On April 25th, Twitter accepted a $44 billion bid from Elon Musk to take over the company. It would mark one of the biggest tech takeovers in history. Musk shared his reasons for making the offer at a Ted conference in April, “Well, I think it’s very important for there to be an inclusive arena for free speech. Twitter has become kind of the de facto town square”. Leading up to the bid, Musk outlined a number of sweeping changes he plans to make to the platform, including removing its reliance on ads, adding an edit button, and changing the content moderation policy. So what are the challenges Musk faces in making his proposed changes? And could his decision to buy the company make it harder to enact these plans? In this post, I will tell you how Elon Musk plans to change Twitter?
Musk’s bid for Twitter started in mid-April when he made an initial offer of 43 billion. The deal means that Musk would buy out shareholders for $54.20 a share, amounting to a $44 billion valuation. But Musk won’t pay that amount out of pocket. Keep in mind that the way Musk is paying for Twitter is he’s taking out a lot of loans. Some of those are backed by his Tesla stock, others are coming from other institutions, and loans have to be paid back.
Furthermore, Musk disclosed that he had secured 46.5 billion in funding before the deal closed. According to a regulatory filing, 25 billion will come from debt to financial institutions like Barclays, Bank of America, and Morgan Stanley. Musk will pay about 20 billion in equity, likely by selling Tesla stock or whittling down his in other companies.
The deal still must go through shareholders and legal processes. But if it is approved, Twitter will become a privately held company that will remove roadblocks from Musk to make changes to the site. If the deal gets completely cleared and he owns Twitter, he pretty much does what he wants. Ultimately, he’s accountable to himself, but he is going to be accountable in a financial sense to the institutions and people who have supported him and backed this.
How many Twitter changes could Musk actually make?
But how many of these changes could Musk actually make? Some are more feasible than others, but all are likely to come with challenges.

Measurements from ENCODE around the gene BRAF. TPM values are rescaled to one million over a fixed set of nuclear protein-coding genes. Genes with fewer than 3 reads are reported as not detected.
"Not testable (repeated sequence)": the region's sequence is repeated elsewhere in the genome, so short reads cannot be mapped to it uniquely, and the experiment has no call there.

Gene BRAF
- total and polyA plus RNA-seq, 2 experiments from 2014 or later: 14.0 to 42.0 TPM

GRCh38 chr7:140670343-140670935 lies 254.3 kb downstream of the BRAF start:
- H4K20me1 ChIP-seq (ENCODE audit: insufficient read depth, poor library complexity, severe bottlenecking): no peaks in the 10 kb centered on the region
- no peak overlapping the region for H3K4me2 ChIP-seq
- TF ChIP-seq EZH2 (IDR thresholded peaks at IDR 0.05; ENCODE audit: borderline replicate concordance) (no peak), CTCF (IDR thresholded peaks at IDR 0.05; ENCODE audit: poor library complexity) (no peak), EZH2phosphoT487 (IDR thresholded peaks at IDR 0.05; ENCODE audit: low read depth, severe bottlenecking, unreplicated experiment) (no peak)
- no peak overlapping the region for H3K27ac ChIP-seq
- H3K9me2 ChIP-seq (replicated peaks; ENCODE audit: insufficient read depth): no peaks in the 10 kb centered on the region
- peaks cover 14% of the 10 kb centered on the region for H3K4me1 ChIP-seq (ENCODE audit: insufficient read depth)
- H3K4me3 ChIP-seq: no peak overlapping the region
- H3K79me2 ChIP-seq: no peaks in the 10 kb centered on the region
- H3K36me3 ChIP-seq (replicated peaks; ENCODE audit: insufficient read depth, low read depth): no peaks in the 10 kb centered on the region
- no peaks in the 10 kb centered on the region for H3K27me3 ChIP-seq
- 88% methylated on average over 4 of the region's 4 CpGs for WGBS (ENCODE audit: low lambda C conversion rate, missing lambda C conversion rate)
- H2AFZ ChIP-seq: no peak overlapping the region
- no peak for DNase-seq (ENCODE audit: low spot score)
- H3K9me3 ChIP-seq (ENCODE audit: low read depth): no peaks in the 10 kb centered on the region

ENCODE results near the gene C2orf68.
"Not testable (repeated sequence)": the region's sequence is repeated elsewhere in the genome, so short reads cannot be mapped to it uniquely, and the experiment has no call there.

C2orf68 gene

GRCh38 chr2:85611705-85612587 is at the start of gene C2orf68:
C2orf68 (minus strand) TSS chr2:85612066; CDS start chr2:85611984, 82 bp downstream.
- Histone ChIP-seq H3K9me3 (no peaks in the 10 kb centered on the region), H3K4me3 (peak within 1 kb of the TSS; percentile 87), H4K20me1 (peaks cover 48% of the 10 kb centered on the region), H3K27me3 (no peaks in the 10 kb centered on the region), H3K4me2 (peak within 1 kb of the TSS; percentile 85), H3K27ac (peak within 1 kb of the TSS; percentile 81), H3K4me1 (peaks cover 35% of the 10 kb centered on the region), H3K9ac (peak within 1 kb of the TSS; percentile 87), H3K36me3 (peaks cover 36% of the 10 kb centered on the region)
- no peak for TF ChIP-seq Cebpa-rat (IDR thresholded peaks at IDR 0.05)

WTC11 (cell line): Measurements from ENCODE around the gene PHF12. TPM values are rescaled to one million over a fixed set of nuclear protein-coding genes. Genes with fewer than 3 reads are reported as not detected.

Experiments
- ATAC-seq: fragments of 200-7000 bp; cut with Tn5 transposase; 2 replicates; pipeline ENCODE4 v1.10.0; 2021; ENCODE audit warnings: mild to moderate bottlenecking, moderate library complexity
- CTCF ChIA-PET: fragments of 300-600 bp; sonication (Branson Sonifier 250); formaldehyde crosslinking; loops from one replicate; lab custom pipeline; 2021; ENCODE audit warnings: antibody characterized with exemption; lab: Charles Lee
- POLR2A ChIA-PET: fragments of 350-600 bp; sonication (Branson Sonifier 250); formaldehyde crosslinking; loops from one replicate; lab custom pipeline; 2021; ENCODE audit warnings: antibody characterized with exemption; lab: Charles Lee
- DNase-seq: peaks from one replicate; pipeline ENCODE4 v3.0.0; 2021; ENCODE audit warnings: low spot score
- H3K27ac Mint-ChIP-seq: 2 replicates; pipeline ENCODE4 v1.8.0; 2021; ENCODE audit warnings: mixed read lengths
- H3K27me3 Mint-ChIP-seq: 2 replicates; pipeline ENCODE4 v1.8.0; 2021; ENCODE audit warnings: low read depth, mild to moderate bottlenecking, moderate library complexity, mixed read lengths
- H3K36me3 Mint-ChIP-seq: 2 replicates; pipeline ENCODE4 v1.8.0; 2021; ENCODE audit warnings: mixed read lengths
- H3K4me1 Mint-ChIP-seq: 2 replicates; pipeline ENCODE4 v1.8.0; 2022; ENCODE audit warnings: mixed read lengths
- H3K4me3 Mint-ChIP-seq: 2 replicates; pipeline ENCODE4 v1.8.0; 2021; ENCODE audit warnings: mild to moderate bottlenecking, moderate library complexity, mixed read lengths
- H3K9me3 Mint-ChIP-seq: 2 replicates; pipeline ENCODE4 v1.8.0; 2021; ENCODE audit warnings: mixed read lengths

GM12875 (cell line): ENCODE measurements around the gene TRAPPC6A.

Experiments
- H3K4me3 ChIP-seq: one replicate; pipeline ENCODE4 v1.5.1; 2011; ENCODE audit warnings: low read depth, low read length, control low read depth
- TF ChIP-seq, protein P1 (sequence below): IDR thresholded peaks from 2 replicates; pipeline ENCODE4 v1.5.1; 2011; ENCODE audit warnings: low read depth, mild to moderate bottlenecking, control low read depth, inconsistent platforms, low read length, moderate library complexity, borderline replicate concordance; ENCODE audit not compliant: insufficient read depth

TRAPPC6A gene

- Adding an edit button might sound easy to do but does present technical issues. If somebody tweets out something and two minutes later they decide, oh, maybe I sort of said that differently or not said that and try to change it if somebody saw that in that interim and like captured it that original tweet can still live. And so it’s kind of hard to get around that part of Twitter. Things seem quite simple, but actually they are not.
- Musk may hit the most roadblocks in maintaining the company’s profitability. Ads make up roughly 90% of Twitter’s revenue and removing them could leave the company scrambling for money. Fast, broad changes to the content moderation policy, off the bat, could also scare away advertisers. Furthermore, while Musk is free to make changes to Twitter without much oversight, he’ll still be accountable for the loans he borrowed to make the bid, making it difficult to eliminate the company’s reliance on ads.
He needs the cash flow from Twitter and he’ll probably need more of it. He will need to come up with other ways Twitter can make money. However, it seems that he cannot really afford right now to do away with advertising. He needs to pay for this deal. So I think that’s going to kind of limit how many changes he could make or how drastic he could make them. Neither Musk nor Twitter immediately responded to requests for comment on the potential changes. The deal won’t be fully confirmed until later this year. And users likely won’t see any major changes to Twitter until then.
Well, this was all about how Elon Musk plans to change Twitter and what are the challenges he is facing in buying Twitter. I hope you have found something new in this article. For more articles visit our website and let us know your thoughts about Elon Musk’s plans in the comment sections.